Wednesday, January 09, 2008

the "waters above the Heavens"

The Tiferes Shlomo wonders how G-d can instruct Moshe to bring about the plague of darkness by raising his hands above the sky, “Netei es yadcha al ha’shamayim”. Obviously, one cannot lift one’s hands above the sky - the text must be a metaphor; what does it mean to convey?

The Radomker begins his answer by analyzing a perek in Tehillim which we include in Pesukei d’Zimra each morning: “Halilu es Hashem min hashamayim… v’hamayim asher m’al l’shamayim…” What are these “waters above the Heavens” which sing to G-d? The Radmonsker has a beautiful approach, but perhaps the question can be addressed using the Koidenover’s shalosh seudos torah. Recall that the Igra d’Kallah taught that “hamayim” is a contraction of two questions: “mi” and “mah”, the questions of “who am I” and “what is my obligation in the world”, which allow man to pierce the veil of nature and recognize that Havaya, the boundless light of G-d, is one and the same as teva, the laws of nature which seem to have their own independent reign. The praises of G-d are sung by all of nature, up to the greatest heights of the Heavens and the Angels which inhabit it. But there is an even higher praise of G-d we can sing. This is “hamayim”, when we see creation using “mi” and “mah”, which stands "m'al hashamayim", transcending even the physical heavens.

Darkness and light represent the forces of good and evil which are all mixed up in our topsy-turvy world. Hashem disperses hashpa'ah to all because there are no pure tzadikim who deserve it to the exclusion of pure reshaim who do not. It's is up to us to straighten things out so the good can get what they deserve and l'havdil, evil gets its downfall. If we extend our hand and reach “al hashamayim”, above the constraints of teva, by asking "mi" and "mah", meaning we rise above our own selfish constraining nature, then we will have exclusive rights to enjoy the ohr Hashem while Mitzrayim remain in darkness.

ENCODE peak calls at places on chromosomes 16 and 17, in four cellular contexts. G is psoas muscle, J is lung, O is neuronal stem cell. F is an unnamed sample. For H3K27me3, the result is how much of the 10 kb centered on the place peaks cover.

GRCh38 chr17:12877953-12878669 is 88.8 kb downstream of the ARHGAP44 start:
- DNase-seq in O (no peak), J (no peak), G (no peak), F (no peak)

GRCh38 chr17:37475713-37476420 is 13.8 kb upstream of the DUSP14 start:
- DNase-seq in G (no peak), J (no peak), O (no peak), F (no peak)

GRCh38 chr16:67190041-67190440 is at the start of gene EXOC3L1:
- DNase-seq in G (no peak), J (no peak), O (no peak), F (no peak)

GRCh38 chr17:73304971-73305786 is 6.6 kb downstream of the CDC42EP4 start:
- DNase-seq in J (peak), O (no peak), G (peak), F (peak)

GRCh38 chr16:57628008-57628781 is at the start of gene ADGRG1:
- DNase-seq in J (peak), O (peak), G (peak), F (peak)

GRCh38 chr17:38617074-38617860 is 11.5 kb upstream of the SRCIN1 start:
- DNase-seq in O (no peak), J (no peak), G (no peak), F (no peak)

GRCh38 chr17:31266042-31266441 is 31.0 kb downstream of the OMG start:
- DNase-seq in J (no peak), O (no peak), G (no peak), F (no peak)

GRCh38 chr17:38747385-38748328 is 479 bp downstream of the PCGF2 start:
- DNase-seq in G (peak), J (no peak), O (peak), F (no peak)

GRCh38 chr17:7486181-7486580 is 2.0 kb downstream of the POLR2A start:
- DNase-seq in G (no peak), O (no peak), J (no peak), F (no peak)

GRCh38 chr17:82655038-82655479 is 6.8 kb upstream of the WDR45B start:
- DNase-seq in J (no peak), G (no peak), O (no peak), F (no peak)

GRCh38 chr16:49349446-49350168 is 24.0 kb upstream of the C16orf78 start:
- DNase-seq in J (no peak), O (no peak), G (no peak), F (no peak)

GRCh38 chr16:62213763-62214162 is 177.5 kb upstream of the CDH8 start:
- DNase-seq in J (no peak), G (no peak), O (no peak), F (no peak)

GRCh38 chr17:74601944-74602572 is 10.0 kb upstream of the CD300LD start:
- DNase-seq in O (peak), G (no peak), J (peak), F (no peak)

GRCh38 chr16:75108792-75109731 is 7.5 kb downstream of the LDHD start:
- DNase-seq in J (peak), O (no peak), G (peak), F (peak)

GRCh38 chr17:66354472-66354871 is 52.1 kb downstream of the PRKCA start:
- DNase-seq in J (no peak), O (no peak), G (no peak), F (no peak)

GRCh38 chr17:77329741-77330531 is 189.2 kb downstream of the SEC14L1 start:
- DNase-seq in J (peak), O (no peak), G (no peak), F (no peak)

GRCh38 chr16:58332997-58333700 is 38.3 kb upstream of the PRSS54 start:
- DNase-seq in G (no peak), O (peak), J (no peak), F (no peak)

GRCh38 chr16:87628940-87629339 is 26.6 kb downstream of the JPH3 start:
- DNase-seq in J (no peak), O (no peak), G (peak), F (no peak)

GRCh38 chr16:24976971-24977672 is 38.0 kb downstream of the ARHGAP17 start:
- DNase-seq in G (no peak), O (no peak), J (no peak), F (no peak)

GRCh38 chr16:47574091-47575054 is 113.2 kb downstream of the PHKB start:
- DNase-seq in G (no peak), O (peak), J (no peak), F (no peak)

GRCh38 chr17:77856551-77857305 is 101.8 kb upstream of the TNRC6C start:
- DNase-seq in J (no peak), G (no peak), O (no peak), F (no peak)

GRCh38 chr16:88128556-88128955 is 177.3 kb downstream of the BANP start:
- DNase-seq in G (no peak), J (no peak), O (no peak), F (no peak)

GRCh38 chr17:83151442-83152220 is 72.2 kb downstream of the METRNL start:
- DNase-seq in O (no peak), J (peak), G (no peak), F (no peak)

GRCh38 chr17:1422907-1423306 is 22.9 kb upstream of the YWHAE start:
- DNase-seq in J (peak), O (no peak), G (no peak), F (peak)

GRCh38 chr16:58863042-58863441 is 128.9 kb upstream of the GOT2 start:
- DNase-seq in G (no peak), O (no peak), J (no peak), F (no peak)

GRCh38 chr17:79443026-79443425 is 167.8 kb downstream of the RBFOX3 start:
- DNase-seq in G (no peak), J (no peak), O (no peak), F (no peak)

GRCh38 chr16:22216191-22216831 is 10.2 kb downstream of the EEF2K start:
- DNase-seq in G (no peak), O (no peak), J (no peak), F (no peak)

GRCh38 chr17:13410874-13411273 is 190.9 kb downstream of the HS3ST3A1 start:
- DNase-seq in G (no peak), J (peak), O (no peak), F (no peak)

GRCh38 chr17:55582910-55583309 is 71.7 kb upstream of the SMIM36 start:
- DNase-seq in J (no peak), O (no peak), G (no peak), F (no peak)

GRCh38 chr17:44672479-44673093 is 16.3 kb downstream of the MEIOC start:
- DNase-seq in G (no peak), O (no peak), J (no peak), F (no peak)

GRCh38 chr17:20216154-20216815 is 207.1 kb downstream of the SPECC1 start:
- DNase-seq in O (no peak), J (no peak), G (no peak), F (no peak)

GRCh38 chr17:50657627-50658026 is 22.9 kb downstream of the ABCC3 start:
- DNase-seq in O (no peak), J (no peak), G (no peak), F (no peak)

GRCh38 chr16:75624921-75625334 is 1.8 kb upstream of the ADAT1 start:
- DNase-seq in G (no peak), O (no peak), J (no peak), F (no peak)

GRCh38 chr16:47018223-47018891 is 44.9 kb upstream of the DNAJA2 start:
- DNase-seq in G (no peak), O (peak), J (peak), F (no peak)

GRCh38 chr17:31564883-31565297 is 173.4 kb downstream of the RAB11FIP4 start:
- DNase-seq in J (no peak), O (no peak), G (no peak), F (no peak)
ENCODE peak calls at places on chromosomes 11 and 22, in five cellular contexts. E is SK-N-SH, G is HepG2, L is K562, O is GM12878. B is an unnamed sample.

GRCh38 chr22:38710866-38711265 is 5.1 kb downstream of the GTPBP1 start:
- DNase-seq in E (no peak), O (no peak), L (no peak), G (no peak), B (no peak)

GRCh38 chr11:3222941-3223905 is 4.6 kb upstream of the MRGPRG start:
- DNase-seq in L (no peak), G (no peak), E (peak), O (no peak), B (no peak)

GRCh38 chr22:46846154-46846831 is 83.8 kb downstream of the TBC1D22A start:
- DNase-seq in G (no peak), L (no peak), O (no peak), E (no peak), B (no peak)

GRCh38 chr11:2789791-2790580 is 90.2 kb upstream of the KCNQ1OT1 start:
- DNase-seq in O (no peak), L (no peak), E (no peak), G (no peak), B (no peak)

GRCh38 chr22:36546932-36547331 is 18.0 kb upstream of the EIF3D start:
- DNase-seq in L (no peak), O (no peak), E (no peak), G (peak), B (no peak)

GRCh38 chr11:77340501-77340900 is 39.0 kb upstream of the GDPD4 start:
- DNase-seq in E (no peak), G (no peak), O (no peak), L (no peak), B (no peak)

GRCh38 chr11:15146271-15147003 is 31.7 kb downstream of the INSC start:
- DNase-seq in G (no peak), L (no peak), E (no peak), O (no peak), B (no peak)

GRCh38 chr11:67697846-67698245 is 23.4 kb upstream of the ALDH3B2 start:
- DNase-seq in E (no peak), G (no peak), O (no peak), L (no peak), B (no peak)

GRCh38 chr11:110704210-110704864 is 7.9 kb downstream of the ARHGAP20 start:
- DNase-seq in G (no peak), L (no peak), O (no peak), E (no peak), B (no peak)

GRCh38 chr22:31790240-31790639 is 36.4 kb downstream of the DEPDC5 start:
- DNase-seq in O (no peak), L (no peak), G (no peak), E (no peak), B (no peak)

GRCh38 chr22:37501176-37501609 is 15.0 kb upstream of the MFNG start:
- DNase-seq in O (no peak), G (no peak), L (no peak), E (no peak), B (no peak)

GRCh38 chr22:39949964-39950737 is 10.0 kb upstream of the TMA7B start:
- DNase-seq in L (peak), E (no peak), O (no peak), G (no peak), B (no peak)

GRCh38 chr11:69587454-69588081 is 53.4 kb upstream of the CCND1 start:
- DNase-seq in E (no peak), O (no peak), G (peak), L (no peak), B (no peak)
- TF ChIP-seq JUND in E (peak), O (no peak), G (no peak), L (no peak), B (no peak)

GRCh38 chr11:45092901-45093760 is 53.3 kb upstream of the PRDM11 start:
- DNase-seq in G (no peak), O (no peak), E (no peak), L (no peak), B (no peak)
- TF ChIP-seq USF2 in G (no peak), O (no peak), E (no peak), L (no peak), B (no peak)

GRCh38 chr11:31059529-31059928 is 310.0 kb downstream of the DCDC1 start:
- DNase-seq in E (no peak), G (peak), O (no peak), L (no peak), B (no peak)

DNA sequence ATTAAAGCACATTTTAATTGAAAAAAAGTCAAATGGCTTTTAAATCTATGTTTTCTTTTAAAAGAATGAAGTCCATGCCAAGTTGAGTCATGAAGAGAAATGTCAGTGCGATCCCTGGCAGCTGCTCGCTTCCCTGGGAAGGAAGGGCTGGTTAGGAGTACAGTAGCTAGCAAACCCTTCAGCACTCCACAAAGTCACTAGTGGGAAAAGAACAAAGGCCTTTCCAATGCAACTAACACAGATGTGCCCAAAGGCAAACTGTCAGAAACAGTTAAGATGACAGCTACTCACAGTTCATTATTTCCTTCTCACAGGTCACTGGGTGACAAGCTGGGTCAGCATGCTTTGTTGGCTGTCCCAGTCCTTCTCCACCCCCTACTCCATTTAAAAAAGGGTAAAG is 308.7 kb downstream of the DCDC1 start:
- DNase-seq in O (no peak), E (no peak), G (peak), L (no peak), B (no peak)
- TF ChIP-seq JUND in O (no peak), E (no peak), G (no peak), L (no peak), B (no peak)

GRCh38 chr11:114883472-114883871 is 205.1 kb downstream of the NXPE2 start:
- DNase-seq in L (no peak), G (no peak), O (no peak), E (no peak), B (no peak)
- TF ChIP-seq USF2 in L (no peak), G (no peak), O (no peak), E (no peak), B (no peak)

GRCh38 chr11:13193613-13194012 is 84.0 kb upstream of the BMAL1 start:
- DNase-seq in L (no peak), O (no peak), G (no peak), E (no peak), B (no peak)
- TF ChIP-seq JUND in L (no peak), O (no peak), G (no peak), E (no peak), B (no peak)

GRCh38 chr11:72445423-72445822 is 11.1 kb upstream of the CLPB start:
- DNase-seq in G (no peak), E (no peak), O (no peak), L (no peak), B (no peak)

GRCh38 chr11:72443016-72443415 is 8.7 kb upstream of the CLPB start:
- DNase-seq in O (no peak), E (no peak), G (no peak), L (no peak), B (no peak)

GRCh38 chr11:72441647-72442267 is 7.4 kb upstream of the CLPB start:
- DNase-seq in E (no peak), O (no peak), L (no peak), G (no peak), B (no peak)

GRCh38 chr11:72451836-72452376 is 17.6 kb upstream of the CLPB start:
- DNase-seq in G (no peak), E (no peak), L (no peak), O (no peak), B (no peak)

It's still a bit of a strange expression - why place the focus on raising one's hand, "yadcha"? Perhaps more to say on this down the road...

1 comment:

  1. I hate to take the wind out of the sails of such a pretty vort, but...

    "Al" is often used idiomatically. Avraham didn't stand on the three visitors, either.

    As for the closing question: Yad is also used idiomatically. E.g. "Gito veyado ba'im ke'echad."

    Last, perhaps one can justify a mussarish approach to life by pointing out that this "mi vemah" is the whole point of Torah -- ein mayim elah Torah.